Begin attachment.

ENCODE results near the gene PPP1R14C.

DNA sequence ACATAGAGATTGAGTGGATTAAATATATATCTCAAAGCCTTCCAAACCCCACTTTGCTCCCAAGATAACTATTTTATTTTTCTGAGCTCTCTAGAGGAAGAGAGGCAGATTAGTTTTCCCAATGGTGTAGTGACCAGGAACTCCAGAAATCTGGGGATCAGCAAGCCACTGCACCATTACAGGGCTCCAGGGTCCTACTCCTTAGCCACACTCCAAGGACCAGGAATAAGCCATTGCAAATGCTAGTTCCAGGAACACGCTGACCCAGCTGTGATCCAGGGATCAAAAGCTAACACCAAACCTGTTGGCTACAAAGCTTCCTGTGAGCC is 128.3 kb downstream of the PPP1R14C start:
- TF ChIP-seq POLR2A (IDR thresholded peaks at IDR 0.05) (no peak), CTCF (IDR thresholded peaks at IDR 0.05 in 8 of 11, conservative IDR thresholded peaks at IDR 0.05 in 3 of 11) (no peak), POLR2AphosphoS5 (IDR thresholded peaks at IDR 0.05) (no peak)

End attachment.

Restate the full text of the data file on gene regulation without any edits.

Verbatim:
ENCODE results near the gene PPP1R14C.

DNA sequence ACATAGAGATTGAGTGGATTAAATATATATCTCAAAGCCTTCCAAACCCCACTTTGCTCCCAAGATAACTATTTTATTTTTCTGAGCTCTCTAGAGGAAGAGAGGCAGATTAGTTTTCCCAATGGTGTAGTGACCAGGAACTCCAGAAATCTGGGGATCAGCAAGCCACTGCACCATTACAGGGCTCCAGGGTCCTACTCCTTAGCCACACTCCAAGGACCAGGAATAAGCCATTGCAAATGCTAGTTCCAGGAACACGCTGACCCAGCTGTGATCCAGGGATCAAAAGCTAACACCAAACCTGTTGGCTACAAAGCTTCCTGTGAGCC is 128.3 kb downstream of the PPP1R14C start:
- TF ChIP-seq POLR2A (IDR thresholded peaks at IDR 0.05) (no peak), CTCF (IDR thresholded peaks at IDR 0.05 in 8 of 11, conservative IDR thresholded peaks at IDR 0.05 in 3 of 11) (no peak), POLR2AphosphoS5 (IDR thresholded peaks at IDR 0.05) (no peak)